While the debate raged, Richter and his group concentrated on the job at hand. Ensconced in the sheriff's basement, they did not immediately appreciate the effect the Soviet achievement had on world opinion. As they monitored and documented the satellite's orbits, the word Sputnik itself, which means "companion" in Russian, quickly became part of the American lexicon. Sputnik was on the front page of just about every major newspaper in America. Within days of their discovery, a wave of VIPs began streaming in to the Temple City Sheriff's Department to hear for themselves what America's Cold War enemies had achieved.
"JPL and Caltech staff were dropping by to get an earful and it soon got pretty crowded in that basement," said Richter. "Then the media came, including the three networks. There were so many people crowded into that small room, it got to be too much. So I said the next guy to come down those stairs was getting kicked out. Sure enough, here comes someone and without looking I told him to get the heck out. Turns out, it was the Under-Sheriff Pitchess of Los Angeles County. It was his station and he could have kicked me out, but instead he turned around and left his own basement; more than once he referred to that incident publicly. He was a proud American and knew we were doing important work."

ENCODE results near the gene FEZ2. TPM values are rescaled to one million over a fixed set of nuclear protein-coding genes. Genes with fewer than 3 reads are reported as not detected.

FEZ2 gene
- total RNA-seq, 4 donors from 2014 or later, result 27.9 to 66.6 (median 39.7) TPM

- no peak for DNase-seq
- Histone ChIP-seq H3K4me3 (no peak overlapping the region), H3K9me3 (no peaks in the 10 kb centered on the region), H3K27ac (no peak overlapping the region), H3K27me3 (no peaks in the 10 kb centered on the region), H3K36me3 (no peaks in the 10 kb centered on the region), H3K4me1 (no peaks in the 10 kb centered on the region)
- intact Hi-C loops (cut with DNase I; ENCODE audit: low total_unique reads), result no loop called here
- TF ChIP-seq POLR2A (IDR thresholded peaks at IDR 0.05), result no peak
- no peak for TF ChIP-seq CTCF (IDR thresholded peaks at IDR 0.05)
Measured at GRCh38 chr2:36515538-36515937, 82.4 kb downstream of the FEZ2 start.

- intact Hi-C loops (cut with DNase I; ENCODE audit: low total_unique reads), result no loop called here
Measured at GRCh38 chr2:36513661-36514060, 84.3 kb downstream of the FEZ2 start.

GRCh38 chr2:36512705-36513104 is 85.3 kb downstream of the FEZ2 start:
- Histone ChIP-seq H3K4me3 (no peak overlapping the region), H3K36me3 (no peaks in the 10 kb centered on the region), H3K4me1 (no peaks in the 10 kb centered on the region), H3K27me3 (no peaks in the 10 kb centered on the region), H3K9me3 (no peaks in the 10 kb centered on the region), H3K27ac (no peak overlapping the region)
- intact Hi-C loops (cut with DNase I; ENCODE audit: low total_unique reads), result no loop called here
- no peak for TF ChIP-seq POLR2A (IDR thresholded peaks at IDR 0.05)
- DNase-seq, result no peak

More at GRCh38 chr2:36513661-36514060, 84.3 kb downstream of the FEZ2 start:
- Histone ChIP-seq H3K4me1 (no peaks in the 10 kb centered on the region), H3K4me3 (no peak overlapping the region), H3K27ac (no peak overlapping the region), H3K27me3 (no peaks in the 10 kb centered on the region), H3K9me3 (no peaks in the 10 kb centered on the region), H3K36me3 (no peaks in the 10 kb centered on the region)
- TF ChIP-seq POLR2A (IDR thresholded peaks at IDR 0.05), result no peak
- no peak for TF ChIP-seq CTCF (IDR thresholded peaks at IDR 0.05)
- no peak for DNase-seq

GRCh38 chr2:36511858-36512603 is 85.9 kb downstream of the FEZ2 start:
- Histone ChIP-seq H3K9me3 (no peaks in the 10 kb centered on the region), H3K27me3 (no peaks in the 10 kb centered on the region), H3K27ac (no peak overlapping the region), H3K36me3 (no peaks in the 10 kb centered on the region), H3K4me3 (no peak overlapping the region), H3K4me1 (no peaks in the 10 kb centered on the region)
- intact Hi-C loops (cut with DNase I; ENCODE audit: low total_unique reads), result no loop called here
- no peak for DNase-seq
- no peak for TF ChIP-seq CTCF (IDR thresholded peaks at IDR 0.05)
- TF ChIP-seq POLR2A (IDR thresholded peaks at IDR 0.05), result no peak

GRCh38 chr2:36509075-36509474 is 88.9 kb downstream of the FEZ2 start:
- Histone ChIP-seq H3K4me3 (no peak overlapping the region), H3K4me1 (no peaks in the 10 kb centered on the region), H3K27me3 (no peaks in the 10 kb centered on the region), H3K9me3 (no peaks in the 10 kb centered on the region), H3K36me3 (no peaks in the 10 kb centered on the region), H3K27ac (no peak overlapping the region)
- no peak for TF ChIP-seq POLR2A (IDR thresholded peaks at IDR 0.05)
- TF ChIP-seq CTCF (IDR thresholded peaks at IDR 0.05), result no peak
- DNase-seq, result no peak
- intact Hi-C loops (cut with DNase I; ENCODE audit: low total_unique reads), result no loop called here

JPL's important work in the basement of the Temple City Sheriff's Department would go on for several months. But well before Sputnik gave its final beep 22 days later, Richter was pulled away to work on another important project. On behalf of JPL and his boss Dr. William Pickering, Richter crisscrossed the country, representing the team that would find the perfect instruments to go into a JPL-made satellite.
The first chance to reach the high ground of space came two months and two days later.
At 11:45 AM on December 6, 1957, a nationwide audience watched as the Navy's Vanguard rocket, the United States first orbital space attempt, exploded on the pad. America's next shot at the high ground came from JPL and the US Army's Explorer program.
"Explorer was a crash program," said Richter. "We were determined to get this thing up one way or another and Sputnik merely pushed the button."
On January 31, 1958, a Juno rocket climbed eastward into the night's sky over Cape Canaveral, Florida. Within minutes, the Juno and its cargo, the JPL-manufactured satellite called Explorer 1, disappeared over the horizon -- its fate unknown.
"I was at the Cape that night waiting for our JPL listening post on the West Coast to confirm that they heard signals coming down from the satellite," said Richter. "We had all these listening posts and the first call I get is from one of my club's ham radio operators saying they were receiving Explorer 1. My guys were first to hear we made it, that we made it for America."
The 50th Anniversary of JPL's Explorer 1 mission is January 31, 2008.
Media contacts: DC Agle 818-393-9011
Jet Propulsion Laboratory, Pasadena, Calif.